Jews gather to pray at the Western Wall during Succot.
(photo credit: AFP PHOTO)
More than a week after UNESCO’s executive board voted in favor of a resolution ignoring Jewish ties to the Temple Mount and Western Wall area, Foreign Ministry director-general Dore Gold wrote a letter to the 33 countries that voted for the resolution “registering Israel’s protest in the strongest terms.”
Gold’s letter came five days after Yesh Atid MK Yair Lapid penned a sharp letter of protest to UNESCO head Irina Bokova.
Among the 33 countries that voted for the resolution were a number of countries with whom Israel has close ties, such as China, Egypt, France, India, Mexico, Nigeria, Russia, Spain and Vietnam.
Two other EU countries, Slovenia and Sweden also voted for the resolution, as did Argentina, with whom Israel expected there to be dramatic improvement of ties following last year’s elections.
Six countries voted against the resolution – Estonia, Germany, Lithuania, the Netherlands, the United Kingdom and the US – and 17 abstained.
In the letter sent to his colleagues, Gold called the resolution “outrageous” and said it is “part of a disturbing trend that seeks to deny the deep-rooted links between the Jewish people and the State of Israel, with their historic capital.”
Gold noted that the term “Temple Mount” was expunged from the text and replaced with only a reference to al-Aksa Mosque and al-Haram al-Sharif.
“Even the Western Wall, the Jewish people’s most sacred site after the Temple Mount, is referred to by UNESCO in quotation marks, as though it is not commonly accepted language, while clear preference is given to call it instead al-Buraq, recalling the Islamic tradition alone,” Gold wrote.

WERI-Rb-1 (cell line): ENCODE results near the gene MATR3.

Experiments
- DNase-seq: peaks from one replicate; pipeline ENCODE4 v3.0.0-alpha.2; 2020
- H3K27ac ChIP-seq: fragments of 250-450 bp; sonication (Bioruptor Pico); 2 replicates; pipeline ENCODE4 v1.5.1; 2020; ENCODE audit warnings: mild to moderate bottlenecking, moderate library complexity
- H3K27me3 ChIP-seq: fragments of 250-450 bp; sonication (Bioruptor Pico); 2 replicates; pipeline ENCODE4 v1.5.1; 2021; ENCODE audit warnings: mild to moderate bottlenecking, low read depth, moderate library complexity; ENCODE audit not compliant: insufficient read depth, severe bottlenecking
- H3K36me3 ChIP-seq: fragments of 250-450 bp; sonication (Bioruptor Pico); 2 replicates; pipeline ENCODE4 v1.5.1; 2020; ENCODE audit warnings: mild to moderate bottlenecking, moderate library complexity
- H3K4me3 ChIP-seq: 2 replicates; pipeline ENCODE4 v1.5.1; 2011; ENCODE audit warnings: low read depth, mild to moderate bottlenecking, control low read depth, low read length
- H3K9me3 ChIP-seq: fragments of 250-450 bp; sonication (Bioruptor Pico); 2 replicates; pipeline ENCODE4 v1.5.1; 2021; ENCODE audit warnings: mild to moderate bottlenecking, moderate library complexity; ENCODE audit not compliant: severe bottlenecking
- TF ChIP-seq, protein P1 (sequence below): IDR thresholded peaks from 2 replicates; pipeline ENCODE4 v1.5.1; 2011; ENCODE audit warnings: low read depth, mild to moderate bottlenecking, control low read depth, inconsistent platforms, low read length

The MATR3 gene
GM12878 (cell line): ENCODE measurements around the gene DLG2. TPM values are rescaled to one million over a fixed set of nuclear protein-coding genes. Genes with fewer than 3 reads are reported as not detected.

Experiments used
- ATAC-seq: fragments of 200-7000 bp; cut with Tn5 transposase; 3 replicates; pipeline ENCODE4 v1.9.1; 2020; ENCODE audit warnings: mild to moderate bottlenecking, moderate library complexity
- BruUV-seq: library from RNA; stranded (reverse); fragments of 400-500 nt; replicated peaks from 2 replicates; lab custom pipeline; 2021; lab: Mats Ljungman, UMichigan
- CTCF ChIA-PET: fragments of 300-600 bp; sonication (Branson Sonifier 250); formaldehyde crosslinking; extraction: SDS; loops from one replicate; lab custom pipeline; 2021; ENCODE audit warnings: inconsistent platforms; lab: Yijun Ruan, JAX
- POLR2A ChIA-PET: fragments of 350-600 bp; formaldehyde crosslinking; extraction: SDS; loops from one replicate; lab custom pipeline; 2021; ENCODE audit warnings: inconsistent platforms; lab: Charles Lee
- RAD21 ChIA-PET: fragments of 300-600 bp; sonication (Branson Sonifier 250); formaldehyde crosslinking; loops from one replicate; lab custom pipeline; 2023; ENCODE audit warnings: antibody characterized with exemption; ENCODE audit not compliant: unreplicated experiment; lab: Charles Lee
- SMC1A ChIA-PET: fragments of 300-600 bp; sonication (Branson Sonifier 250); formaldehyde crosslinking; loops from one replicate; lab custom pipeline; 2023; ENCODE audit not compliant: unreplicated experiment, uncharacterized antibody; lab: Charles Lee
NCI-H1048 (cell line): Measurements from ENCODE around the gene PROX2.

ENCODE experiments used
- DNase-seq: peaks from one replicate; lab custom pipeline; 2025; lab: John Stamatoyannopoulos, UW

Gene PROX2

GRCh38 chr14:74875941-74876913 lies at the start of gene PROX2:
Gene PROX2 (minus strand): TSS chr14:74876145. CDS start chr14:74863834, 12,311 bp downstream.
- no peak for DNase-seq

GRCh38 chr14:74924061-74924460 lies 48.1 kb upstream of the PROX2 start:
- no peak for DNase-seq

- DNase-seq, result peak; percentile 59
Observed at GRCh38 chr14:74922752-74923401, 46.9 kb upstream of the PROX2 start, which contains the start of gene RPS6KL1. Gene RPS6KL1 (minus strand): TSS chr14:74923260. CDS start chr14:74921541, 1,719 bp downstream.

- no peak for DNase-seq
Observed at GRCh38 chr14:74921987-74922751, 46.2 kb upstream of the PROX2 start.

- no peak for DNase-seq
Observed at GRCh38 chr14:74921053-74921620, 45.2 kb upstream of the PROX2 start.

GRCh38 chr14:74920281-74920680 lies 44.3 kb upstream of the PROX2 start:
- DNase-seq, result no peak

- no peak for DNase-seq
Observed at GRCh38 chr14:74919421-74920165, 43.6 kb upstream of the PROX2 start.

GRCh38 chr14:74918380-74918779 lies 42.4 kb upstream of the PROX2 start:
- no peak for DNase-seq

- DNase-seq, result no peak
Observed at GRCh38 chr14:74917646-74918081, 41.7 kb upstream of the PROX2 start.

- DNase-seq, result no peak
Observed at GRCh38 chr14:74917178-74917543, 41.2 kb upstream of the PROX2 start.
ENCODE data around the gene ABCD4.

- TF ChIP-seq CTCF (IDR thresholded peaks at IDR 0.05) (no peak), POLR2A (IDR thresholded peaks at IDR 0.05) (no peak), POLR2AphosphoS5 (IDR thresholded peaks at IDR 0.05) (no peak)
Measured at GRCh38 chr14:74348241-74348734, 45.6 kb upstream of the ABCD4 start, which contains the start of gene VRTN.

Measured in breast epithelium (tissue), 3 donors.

Gold noted that every aspect of Jewish tradition was presented in the resolution as fiction, referring to “Jewish fake graves,” and “so called Jewish ritual baths.
“Under Israeli administration, people of all faiths have been able to enjoy access to their holy places in Jerusalem for the first time in decades,” he wrote.
“Far from recognizing and supporting this vital principle of mutual respect between faiths and peoples, this resolution only serves to undermine it.”
Meanwhile, Bokova sent a letter of response to Lapid on Wednesday, distancing herself from the decision.
“This decision was made by the economic council and the management council of UNESCO, which are both management bodies, and was not made by me,” she wrote.
“I published a statement immediately after the council meeting ended where I said, ‘Jerusalem is a Holy Land of the three monotheistic religions, a place of dialogue for all Jewish, Christian and Muslim people. Nothing should be undertaken to alter its integrity and authenticity. It is a mosaic of cultures and peoples, whose history has shaped the history of all humanity. Only respect and dialogue can build the trust we need to move forward – this is the strength of UNESCO, for the benefit of all.’”
She also noted that she has said in the past the UNESCO must not be politicized.